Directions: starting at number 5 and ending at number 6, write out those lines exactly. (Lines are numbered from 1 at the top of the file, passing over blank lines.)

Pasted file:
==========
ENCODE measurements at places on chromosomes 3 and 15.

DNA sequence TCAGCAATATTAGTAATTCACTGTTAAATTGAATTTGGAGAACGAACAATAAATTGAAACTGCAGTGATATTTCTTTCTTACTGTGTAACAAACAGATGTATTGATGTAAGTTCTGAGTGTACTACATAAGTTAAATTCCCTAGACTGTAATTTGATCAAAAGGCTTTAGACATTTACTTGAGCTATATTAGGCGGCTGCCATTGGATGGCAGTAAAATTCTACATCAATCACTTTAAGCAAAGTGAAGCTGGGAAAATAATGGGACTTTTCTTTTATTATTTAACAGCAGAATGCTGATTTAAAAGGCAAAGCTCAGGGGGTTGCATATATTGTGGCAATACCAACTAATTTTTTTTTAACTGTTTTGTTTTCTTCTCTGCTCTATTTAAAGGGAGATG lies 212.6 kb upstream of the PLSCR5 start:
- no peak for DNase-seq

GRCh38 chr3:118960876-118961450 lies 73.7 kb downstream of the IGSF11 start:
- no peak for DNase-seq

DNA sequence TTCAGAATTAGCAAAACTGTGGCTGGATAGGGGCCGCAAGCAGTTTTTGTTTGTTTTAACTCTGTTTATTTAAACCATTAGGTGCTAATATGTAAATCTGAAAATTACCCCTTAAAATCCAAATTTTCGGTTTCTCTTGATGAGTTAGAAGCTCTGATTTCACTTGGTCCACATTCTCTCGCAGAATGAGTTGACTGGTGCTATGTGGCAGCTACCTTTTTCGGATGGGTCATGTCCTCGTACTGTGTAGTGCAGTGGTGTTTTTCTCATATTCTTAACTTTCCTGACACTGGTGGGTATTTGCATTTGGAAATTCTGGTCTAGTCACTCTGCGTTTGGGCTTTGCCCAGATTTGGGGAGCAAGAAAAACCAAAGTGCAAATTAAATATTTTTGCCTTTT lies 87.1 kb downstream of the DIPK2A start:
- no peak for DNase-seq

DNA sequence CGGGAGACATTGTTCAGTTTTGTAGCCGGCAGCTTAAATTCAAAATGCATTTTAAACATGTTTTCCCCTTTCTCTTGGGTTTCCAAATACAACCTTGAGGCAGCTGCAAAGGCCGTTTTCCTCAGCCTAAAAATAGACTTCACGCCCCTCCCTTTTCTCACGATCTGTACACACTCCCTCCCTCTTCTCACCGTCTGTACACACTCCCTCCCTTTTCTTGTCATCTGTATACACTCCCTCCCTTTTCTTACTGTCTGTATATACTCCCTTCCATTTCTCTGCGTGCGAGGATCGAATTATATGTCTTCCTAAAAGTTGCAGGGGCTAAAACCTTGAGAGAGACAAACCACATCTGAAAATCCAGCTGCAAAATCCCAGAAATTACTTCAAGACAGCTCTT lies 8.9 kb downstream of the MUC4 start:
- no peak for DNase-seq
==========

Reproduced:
- no peak for DNase-seq

DNA sequence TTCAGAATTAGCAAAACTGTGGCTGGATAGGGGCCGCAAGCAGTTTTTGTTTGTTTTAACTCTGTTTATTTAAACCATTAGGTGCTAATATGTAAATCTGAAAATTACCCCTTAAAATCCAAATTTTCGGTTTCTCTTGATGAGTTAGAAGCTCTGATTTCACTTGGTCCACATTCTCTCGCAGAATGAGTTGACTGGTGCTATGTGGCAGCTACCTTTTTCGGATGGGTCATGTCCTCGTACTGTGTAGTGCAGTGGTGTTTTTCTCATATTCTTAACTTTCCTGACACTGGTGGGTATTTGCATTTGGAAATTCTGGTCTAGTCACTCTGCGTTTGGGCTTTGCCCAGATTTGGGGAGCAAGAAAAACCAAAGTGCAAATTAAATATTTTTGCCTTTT lies 87.1 kb downstream of the DIPK2A start: